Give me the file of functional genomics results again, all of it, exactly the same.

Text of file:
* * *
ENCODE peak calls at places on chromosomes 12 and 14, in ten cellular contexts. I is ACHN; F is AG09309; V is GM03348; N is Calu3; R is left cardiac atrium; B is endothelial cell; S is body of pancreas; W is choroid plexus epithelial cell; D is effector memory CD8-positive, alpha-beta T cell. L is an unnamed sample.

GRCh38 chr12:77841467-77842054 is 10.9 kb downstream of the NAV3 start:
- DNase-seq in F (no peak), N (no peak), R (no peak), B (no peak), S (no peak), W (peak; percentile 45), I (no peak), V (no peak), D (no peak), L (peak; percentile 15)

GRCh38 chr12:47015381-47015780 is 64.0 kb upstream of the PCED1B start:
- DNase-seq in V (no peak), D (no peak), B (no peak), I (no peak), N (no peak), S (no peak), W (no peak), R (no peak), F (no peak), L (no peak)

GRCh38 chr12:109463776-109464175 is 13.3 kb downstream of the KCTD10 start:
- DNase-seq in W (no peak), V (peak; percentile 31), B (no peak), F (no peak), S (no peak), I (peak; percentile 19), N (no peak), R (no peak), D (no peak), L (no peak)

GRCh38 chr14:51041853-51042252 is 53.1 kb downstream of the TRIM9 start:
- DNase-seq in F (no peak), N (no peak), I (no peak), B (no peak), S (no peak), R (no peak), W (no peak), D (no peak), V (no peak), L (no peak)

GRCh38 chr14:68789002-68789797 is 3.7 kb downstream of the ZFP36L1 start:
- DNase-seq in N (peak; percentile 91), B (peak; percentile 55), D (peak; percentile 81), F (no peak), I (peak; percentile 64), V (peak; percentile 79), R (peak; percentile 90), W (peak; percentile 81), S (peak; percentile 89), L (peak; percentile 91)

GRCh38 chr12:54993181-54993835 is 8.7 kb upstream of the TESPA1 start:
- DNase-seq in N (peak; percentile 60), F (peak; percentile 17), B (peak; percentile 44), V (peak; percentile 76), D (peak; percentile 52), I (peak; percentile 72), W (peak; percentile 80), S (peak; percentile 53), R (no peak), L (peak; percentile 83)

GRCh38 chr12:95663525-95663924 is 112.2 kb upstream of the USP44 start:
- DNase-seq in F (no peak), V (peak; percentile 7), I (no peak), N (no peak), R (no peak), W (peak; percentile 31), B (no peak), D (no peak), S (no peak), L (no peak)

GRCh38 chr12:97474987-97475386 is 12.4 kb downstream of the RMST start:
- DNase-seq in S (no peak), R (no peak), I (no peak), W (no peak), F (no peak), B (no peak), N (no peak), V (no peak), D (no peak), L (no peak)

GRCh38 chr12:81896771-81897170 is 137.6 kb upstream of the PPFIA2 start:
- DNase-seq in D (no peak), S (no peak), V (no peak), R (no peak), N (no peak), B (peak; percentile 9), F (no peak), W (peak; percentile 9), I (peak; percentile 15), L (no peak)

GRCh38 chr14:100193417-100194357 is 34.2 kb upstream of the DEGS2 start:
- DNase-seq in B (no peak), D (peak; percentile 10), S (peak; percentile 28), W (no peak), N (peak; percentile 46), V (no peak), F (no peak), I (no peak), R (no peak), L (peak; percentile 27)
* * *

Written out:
ENCODE peak calls at places on chromosomes 12 and 14, in ten cellular contexts. I is ACHN; F is AG09309; V is GM03348; N is Calu3; R is left cardiac atrium; B is endothelial cell; S is body of pancreas; W is choroid plexus epithelial cell; D is effector memory CD8-positive, alpha-beta T cell. L is an unnamed sample.

GRCh38 chr12:77841467-77842054 is 10.9 kb downstream of the NAV3 start:
- DNase-seq in F (no peak), N (no peak), R (no peak), B (no peak), S (no peak), W (peak; percentile 45), I (no peak), V (no peak), D (no peak), L (peak; percentile 15)

GRCh38 chr12:47015381-47015780 is 64.0 kb upstream of the PCED1B start:
- DNase-seq in V (no peak), D (no peak), B (no peak), I (no peak), N (no peak), S (no peak), W (no peak), R (no peak), F (no peak), L (no peak)

GRCh38 chr12:109463776-109464175 is 13.3 kb downstream of the KCTD10 start:
- DNase-seq in W (no peak), V (peak; percentile 31), B (no peak), F (no peak), S (no peak), I (peak; percentile 19), N (no peak), R (no peak), D (no peak), L (no peak)

GRCh38 chr14:51041853-51042252 is 53.1 kb downstream of the TRIM9 start:
- DNase-seq in F (no peak), N (no peak), I (no peak), B (no peak), S (no peak), R (no peak), W (no peak), D (no peak), V (no peak), L (no peak)

GRCh38 chr14:68789002-68789797 is 3.7 kb downstream of the ZFP36L1 start:
- DNase-seq in N (peak; percentile 91), B (peak; percentile 55), D (peak; percentile 81), F (no peak), I (peak; percentile 64), V (peak; percentile 79), R (peak; percentile 90), W (peak; percentile 81), S (peak; percentile 89), L (peak; percentile 91)

GRCh38 chr12:54993181-54993835 is 8.7 kb upstream of the TESPA1 start:
- DNase-seq in N (peak; percentile 60), F (peak; percentile 17), B (peak; percentile 44), V (peak; percentile 76), D (peak; percentile 52), I (peak; percentile 72), W (peak; percentile 80), S (peak; percentile 53), R (no peak), L (peak; percentile 83)

GRCh38 chr12:95663525-95663924 is 112.2 kb upstream of the USP44 start:
- DNase-seq in F (no peak), V (peak; percentile 7), I (no peak), N (no peak), R (no peak), W (peak; percentile 31), B (no peak), D (no peak), S (no peak), L (no peak)

GRCh38 chr12:97474987-97475386 is 12.4 kb downstream of the RMST start:
- DNase-seq in S (no peak), R (no peak), I (no peak), W (no peak), F (no peak), B (no peak), N (no peak), V (no peak), D (no peak), L (no peak)

GRCh38 chr12:81896771-81897170 is 137.6 kb upstream of the PPFIA2 start:
- DNase-seq in D (no peak), S (no peak), V (no peak), R (no peak), N (no peak), B (peak; percentile 9), F (no peak), W (peak; percentile 9), I (peak; percentile 15), L (no peak)

GRCh38 chr14:100193417-100194357 is 34.2 kb upstream of the DEGS2 start:
- DNase-seq in B (no peak), D (peak; percentile 10), S (peak; percentile 28), W (no peak), N (peak; percentile 46), V (no peak), F (no peak), I (no peak), R (no peak), L (peak; percentile 27)